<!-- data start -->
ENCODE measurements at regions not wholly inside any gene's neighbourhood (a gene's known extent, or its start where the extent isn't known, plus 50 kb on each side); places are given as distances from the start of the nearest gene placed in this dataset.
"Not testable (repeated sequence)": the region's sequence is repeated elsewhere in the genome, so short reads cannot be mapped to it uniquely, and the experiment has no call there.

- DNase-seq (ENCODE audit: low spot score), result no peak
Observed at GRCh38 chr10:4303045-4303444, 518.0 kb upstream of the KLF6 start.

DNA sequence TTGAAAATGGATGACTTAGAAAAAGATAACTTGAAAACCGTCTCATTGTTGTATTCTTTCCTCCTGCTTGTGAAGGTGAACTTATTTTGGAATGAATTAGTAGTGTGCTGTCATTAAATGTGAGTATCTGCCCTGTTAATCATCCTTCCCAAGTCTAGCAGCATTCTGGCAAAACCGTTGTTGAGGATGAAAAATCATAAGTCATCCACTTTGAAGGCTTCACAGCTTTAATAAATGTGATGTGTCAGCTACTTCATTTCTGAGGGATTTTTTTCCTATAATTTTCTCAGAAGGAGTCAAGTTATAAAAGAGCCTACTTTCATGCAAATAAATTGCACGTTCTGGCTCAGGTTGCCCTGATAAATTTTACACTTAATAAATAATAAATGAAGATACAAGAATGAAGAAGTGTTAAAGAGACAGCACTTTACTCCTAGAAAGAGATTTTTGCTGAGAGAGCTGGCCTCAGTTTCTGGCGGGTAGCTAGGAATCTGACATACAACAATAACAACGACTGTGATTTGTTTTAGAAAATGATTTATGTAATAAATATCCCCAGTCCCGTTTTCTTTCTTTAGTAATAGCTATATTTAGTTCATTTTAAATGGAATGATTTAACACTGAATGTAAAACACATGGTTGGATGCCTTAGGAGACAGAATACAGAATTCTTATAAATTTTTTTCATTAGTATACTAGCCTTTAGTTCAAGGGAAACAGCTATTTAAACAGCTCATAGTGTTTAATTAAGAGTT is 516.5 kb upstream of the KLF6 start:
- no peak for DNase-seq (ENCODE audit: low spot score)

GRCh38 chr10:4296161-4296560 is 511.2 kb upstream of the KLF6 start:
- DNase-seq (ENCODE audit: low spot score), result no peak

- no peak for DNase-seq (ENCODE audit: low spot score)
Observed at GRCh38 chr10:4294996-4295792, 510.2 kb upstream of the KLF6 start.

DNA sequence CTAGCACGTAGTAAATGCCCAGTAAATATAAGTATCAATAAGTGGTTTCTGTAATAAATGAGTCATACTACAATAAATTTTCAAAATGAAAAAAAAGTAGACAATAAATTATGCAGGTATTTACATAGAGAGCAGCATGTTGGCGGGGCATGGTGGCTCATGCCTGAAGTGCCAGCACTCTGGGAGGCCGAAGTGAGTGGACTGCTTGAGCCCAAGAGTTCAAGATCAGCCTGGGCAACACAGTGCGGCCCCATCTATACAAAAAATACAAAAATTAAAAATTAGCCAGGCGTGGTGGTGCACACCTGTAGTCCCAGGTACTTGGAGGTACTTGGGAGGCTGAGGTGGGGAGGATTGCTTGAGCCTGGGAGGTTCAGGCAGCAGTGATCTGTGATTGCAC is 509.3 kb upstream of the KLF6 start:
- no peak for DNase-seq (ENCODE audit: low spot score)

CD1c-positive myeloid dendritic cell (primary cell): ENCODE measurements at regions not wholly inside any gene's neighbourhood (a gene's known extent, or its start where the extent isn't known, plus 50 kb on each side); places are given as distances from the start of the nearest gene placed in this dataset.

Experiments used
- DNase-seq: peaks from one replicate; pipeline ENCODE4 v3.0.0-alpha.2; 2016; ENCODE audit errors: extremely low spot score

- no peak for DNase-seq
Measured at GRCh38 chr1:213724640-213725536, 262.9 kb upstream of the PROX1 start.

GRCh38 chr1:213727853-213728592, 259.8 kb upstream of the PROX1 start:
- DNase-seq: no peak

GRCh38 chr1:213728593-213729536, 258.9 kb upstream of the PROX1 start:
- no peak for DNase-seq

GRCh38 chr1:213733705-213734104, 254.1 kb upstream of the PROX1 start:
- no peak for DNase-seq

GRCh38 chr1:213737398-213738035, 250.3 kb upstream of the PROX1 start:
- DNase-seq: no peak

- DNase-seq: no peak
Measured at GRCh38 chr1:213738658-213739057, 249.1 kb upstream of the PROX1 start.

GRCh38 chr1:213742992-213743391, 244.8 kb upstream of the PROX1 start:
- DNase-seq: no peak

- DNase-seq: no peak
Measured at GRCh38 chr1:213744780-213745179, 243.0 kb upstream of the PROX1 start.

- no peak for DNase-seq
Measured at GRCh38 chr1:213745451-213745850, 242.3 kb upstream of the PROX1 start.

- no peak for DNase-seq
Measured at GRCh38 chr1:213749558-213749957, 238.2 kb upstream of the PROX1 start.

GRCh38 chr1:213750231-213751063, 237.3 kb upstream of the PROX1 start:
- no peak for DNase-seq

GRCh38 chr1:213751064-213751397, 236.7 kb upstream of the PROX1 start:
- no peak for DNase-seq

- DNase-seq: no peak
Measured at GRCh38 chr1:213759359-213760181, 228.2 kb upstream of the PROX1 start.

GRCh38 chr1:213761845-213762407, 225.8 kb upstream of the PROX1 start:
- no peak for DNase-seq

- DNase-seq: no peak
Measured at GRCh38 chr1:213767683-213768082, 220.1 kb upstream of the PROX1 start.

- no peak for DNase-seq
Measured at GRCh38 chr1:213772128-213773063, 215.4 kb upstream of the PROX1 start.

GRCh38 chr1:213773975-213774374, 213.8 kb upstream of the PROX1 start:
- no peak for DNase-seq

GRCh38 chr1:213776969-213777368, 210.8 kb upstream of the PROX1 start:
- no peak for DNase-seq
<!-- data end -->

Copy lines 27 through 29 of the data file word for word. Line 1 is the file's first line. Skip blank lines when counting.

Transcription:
Measured at GRCh38 chr1:213738658-213739057, 249.1 kb upstream of the PROX1 start.

GRCh38 chr1:213742992-213743391, 244.8 kb upstream of the PROX1 start:
- DNase-seq: no peak